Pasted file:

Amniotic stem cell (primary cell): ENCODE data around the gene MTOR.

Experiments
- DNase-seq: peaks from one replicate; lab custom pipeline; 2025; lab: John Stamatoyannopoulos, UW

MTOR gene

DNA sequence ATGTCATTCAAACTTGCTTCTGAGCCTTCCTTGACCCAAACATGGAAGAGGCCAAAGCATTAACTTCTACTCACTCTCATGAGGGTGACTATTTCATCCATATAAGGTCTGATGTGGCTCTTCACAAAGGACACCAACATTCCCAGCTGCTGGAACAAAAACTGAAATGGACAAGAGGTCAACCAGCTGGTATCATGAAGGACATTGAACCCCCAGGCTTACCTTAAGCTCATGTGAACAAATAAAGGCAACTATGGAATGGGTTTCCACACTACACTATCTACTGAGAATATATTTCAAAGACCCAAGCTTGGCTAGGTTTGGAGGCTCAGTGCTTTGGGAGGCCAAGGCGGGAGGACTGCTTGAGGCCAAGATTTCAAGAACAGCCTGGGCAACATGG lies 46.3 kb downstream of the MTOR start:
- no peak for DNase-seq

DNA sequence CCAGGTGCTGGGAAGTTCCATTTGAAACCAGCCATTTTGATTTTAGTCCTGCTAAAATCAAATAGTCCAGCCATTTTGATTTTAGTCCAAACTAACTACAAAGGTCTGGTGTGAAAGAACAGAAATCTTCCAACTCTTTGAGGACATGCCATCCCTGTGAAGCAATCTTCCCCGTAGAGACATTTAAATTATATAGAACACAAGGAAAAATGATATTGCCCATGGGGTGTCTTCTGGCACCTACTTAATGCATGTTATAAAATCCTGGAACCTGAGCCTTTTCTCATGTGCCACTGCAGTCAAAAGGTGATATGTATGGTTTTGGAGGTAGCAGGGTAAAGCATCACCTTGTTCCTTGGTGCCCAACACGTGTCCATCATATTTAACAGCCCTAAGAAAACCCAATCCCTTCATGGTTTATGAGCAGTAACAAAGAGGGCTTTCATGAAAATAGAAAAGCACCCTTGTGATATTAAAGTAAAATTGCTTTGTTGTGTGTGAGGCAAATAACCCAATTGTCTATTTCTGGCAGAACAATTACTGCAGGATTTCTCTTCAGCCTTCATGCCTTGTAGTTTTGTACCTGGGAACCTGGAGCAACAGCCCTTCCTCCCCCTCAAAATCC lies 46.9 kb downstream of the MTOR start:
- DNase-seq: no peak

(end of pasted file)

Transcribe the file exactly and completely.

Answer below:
Amniotic stem cell (primary cell): ENCODE data around the gene MTOR.

Experiments
- DNase-seq: peaks from one replicate; lab custom pipeline; 2025; lab: John Stamatoyannopoulos, UW

MTOR gene

DNA sequence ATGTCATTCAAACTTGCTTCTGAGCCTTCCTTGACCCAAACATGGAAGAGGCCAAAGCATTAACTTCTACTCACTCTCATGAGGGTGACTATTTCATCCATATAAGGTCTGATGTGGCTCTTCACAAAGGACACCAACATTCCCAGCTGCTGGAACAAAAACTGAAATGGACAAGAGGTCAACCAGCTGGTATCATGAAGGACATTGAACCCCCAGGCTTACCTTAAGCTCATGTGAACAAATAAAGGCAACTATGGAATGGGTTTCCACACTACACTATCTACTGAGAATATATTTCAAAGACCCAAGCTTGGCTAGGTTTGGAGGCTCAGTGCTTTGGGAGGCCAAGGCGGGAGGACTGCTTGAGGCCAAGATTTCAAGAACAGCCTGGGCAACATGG lies 46.3 kb downstream of the MTOR start:
- no peak for DNase-seq

DNA sequence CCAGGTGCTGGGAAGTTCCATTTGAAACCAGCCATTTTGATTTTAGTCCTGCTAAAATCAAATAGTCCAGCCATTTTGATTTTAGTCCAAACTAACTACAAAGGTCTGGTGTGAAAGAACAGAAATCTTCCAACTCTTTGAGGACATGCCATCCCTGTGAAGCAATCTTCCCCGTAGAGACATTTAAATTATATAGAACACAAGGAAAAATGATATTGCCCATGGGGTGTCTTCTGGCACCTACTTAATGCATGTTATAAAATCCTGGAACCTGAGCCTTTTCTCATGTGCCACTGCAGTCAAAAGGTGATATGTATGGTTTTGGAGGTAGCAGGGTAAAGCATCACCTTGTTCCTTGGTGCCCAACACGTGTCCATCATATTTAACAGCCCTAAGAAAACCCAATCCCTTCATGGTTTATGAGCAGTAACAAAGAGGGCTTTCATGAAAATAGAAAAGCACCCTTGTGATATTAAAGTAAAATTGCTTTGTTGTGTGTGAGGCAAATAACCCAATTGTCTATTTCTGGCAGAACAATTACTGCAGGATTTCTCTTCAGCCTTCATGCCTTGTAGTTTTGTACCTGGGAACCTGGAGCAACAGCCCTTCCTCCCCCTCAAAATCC lies 46.9 kb downstream of the MTOR start:
- DNase-seq: no peak